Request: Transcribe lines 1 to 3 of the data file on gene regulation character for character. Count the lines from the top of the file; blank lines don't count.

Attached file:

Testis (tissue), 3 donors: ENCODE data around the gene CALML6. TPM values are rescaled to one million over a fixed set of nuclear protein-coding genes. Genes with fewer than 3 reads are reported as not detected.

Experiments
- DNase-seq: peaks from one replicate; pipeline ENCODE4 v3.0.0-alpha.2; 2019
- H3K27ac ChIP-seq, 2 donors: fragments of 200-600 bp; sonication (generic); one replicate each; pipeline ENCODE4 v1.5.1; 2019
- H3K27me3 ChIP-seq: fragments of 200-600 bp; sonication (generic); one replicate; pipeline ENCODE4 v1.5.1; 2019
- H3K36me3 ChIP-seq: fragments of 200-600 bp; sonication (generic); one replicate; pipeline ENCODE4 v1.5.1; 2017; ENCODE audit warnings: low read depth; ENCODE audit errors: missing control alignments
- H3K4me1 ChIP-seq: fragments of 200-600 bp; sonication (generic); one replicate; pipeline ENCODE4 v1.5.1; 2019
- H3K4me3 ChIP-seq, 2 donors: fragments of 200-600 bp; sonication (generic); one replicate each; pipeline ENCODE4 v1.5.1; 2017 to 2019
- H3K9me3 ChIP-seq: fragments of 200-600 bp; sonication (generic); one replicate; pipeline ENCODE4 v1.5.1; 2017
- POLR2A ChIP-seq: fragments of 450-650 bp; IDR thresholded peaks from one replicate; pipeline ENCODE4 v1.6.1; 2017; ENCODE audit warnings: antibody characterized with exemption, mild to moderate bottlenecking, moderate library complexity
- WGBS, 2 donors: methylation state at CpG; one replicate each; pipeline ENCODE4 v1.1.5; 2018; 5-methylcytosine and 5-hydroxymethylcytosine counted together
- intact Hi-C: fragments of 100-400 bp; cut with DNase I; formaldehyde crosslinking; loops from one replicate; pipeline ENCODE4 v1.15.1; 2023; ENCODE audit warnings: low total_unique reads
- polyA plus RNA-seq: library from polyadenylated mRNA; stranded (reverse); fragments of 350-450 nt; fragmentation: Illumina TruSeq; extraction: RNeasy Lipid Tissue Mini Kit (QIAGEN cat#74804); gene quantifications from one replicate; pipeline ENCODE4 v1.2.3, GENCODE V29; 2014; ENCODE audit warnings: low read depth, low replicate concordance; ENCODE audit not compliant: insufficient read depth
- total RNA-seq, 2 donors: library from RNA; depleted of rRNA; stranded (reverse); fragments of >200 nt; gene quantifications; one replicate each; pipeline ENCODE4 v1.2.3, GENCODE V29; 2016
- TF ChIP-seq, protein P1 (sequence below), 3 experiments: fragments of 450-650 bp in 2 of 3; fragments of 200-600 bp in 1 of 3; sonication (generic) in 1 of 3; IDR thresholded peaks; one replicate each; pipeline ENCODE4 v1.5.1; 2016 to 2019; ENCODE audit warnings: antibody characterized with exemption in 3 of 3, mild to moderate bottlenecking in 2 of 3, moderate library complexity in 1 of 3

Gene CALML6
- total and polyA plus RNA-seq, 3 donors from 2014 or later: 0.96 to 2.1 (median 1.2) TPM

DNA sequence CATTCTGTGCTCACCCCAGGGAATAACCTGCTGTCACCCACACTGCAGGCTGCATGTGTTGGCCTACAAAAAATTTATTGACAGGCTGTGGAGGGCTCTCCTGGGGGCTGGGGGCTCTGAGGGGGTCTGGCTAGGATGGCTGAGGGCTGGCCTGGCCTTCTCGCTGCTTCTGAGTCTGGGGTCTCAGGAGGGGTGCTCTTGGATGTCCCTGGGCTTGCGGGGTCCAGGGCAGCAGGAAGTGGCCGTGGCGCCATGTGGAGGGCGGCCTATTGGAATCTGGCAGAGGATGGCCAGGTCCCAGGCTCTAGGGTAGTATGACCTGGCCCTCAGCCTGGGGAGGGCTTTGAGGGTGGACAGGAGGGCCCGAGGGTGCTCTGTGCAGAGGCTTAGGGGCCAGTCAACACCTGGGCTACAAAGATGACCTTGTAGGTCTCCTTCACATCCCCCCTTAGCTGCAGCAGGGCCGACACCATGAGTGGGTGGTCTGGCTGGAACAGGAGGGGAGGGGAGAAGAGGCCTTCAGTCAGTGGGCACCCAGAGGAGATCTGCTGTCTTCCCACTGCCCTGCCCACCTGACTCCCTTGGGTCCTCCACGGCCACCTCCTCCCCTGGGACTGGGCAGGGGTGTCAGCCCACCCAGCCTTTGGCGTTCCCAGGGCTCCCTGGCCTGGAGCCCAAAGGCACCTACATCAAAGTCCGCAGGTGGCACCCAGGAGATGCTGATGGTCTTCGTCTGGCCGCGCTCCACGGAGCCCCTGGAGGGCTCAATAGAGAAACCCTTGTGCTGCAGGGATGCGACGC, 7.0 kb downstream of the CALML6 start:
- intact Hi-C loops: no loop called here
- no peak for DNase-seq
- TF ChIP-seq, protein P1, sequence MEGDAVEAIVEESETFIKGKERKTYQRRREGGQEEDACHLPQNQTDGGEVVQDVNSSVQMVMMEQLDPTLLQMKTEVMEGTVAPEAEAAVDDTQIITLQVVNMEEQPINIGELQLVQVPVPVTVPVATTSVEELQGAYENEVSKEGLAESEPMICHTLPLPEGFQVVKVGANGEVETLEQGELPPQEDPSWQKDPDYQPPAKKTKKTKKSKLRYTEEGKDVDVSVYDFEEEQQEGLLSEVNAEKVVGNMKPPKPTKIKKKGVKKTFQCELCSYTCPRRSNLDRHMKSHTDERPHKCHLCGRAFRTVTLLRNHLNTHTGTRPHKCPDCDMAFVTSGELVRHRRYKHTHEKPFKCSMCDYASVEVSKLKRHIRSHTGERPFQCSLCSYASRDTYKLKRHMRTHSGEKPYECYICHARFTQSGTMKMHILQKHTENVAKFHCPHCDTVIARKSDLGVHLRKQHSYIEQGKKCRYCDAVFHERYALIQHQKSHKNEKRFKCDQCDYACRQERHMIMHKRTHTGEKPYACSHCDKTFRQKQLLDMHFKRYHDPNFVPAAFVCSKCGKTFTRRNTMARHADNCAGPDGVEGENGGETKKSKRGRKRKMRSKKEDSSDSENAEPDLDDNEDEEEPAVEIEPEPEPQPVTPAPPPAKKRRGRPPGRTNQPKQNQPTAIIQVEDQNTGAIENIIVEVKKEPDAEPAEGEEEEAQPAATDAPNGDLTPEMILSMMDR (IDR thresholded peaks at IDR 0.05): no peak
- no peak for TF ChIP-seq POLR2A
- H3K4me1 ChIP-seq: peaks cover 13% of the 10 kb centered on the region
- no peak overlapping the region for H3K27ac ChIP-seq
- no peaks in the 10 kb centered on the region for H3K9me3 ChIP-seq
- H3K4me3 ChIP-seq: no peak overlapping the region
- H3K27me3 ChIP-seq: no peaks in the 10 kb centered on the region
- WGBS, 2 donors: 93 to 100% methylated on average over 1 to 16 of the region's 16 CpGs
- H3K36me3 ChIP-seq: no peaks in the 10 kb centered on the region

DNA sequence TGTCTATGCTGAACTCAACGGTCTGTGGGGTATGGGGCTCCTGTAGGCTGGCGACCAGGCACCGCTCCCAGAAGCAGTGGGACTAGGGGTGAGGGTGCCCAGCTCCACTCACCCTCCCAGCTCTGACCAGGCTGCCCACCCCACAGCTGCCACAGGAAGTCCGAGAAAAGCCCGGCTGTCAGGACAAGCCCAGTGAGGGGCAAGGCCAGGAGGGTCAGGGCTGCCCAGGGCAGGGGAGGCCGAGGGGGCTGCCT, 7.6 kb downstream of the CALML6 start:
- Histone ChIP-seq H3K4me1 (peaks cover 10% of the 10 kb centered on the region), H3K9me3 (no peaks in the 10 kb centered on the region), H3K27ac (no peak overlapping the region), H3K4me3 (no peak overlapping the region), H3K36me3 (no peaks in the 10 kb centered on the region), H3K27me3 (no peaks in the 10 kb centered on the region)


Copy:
Testis (tissue), 3 donors: ENCODE data around the gene CALML6. TPM values are rescaled to one million over a fixed set of nuclear protein-coding genes. Genes with fewer than 3 reads are reported as not detected.

Experiments
- DNase-seq: peaks from one replicate; pipeline ENCODE4 v3.0.0-alpha.2; 2019